Rolland and Sagan utilize different tactics in Mont-Saint-Michel time trial
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Wednesday, July 10, 2013

Rolland and Sagan utilize different tactics in Mont-Saint-Michel time trial

by Kyle Moore at 2:11 PM EST   comments
Categories: Pro Cycling, Tour de France
Polka dot jersey waiting until final week, green jersey grasping for every possible point

Pierre RollandThe leaders of the mountains classification and points competition took two different tactics into the stage 11 time trial in the Tour de France, and though neither added to their respective leads on Wednesday, both Pierre Rolland (Europcar) and Peter Sagan (Cannondale) hold decent sized leads as the Tour begins its second half.

In the 33km individual time trial from Avranches to Mont-Saint-Michel, the road remained flat, giving Rolland the opportunity to conserve energy. The Frenchman has stated that his general classification ambitions are on hold for this Tour as he targets the polka jersey full time. So without a GC spot to hold onto, Rolland’s main concern was getting through the time trial in good condition, and showing off the clashing green Europcar helmet and red polka dotted skin suit.

Meanwhile, Sagan rode his time trial on a mission, hoping for a top 15 placing on the stage, which would guarantee the Slovak at least one point in the green jersey classification – points that no other sprinting contender would be scoring.

Their individual efforts showed in their results, as Rolland took 91st place, four minutes and 16 seconds behind stage winner Tony Martin (Omega Pharma-Quick Step). Sagan again made his impressive all-around talents known, taking 17th, 2’18” off of Martin’s time. Frustratingly for the sprinter, his time was just three seconds away from the top 15, and spots occupied in the stage standings by Alberto Contador (Saxo-Tinkoff) and Lars Bak (Lotto-Belisol).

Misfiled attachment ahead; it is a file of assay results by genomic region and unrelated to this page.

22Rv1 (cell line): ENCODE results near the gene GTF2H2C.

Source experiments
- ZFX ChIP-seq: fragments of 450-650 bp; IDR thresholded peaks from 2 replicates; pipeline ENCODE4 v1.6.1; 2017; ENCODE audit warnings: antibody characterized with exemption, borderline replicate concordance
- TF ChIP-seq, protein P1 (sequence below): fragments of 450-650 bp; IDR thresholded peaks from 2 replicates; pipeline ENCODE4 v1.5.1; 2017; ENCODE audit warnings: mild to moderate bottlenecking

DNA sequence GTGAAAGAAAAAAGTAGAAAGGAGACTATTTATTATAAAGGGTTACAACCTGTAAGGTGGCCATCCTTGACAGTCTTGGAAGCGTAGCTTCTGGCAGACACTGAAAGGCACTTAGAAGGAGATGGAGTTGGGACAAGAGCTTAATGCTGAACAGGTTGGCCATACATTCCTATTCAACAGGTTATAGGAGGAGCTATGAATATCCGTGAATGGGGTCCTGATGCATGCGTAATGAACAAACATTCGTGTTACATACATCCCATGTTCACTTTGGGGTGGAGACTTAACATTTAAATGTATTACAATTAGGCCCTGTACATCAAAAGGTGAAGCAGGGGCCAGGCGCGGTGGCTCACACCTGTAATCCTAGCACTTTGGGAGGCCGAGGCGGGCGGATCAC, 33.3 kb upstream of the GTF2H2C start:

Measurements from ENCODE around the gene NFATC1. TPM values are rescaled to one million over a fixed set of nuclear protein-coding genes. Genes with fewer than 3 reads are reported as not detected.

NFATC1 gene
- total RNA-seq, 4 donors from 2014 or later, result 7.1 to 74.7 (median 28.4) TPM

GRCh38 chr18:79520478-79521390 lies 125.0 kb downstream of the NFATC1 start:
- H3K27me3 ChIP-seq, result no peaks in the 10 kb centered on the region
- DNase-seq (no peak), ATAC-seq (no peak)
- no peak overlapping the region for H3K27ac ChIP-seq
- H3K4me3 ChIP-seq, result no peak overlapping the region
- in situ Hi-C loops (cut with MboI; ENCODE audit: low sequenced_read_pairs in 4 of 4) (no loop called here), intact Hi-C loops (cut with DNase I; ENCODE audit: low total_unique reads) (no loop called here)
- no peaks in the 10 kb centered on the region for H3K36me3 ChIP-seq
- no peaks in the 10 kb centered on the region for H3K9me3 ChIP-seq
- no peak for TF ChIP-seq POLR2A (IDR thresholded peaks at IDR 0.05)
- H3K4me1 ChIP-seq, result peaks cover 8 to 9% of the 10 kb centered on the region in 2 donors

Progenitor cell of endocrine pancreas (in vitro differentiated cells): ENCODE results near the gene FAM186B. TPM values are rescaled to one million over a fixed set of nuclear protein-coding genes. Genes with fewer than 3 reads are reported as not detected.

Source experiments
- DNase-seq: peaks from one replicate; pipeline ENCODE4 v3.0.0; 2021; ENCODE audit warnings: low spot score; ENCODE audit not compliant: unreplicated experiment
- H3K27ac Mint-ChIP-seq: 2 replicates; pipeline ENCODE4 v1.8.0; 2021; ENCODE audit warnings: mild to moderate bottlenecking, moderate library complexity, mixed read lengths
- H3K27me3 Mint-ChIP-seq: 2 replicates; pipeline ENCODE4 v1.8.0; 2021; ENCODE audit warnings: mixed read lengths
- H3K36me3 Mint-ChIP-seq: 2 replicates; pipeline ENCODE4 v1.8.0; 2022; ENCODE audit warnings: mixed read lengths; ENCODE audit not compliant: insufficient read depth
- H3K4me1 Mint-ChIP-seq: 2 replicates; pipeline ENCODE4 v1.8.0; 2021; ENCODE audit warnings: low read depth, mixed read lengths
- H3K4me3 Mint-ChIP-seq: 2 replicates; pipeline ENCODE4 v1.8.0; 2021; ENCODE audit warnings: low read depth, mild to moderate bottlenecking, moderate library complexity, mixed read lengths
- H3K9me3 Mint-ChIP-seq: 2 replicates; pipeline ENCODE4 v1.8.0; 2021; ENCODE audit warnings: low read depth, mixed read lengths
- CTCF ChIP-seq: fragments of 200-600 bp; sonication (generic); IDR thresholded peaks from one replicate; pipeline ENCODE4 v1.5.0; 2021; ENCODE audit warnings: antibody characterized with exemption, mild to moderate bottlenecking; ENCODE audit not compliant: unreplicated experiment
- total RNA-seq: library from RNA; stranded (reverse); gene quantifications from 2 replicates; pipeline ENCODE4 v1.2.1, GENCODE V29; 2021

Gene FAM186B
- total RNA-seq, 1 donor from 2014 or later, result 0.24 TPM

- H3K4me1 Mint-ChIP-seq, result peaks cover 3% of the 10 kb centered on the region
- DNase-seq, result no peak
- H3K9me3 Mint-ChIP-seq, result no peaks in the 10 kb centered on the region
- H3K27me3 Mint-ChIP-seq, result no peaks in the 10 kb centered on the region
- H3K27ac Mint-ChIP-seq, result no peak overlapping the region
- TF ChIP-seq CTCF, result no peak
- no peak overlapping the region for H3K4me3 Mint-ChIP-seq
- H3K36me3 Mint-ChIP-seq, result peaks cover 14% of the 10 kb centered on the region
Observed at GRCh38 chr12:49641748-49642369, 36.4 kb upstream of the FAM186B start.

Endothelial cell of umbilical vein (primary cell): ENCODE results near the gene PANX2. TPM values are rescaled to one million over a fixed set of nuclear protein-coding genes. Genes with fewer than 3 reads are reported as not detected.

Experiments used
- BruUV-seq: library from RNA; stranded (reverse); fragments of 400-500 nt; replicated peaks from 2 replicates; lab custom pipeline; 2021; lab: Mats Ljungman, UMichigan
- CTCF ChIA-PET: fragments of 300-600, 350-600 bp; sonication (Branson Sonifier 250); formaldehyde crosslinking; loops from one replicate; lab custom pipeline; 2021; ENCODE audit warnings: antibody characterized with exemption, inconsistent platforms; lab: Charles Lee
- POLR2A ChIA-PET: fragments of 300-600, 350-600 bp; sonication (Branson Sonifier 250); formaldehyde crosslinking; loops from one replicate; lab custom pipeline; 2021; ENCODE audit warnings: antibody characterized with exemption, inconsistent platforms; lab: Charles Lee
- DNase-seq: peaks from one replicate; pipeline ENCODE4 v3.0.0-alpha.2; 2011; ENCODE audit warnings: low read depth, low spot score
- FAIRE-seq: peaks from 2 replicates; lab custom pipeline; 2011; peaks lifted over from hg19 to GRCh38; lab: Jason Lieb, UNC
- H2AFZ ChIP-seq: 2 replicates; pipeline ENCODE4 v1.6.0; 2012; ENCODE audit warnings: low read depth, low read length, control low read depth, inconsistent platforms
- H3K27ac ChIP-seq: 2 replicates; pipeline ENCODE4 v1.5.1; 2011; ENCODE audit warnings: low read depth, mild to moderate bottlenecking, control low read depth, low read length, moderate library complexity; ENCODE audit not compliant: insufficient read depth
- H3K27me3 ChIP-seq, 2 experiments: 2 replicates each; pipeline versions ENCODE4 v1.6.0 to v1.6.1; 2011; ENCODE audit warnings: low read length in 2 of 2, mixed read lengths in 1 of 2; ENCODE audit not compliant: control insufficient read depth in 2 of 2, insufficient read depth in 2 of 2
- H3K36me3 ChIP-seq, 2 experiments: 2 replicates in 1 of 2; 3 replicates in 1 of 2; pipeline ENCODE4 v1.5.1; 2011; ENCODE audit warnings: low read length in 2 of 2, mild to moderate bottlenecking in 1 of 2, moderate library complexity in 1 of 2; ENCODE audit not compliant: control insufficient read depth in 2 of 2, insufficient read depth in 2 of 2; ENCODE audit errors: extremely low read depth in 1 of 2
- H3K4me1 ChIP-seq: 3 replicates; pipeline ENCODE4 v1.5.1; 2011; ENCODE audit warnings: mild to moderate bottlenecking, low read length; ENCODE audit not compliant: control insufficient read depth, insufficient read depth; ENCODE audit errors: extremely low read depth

On a TT course meant for the powerful specialists, Rolland was cognizant of his place. “This is a result that reflects my ability to ride fast on the flats,” Rolland rued to, able to change out the word ‘ability’ with ‘inability.’

“This is not a course to my advantage, and I knew I was losing time. But I've put aside my goals for a good result in the overall rankings. When I saw the average speed of Tony Martin, 54 kilometres per hour, I was still on the bus. And once on the bike, when I reached this speed, it was my maximum, while it is his average!”

Rolland’s focus is already on the final week, when he will hope to do his part to get his team, and French cycling, a stage win.

“Now my mind is on the third week and the stages that I like,” Rolland added. “It is the last part of the Tour when I hope to shine. It is necessary that the team wins a stage with me or someone else.”

Conversely, in search of available points and a good result, Sagan went with a maximum effort in the scenic time trial. He had produced a similar effort in the uphill Flumserberg time trial at the finale of the Tour de Suisse, where he briefly held the best time before finishing 20th.

Sagan indicated that it wasn’t originally his goal to try and pick up points for the green jersey in the time trial, but his legs dictated that he should try. Echoing the words of Rolland earlier in the Tour, Sagan said that he would not later regret the effort.

“Seventeenth! It's not a good result because I missed out on scoring points by just three seconds!” Sagan scoffed. “Yet, until I was in the start house, I intended to stay quiet. As soon as I started, I felt that I had good legs, so I decided to go for it – and it gave me a chance to get points for the green jersey. It's a shame to miss the opportunity by as little as three seconds. That really is not much in a stage like this, but I focused to achieve a good time trial.

“I might have gotten a worse result under pressure. This stage at least allowed me to have confirmation that my condition continues to improve. Tomorrow, we will have a stage for the sprinters, where I want to win as many points as possible. I do not regret having spent energy in the TT. It does not stop me from trying to do something good [later].”

Rolland currently holds 49 mountain points to Chris Froome’s 33. In the green jersey ranking, Sagan has 269 points. André Greipel has 186.


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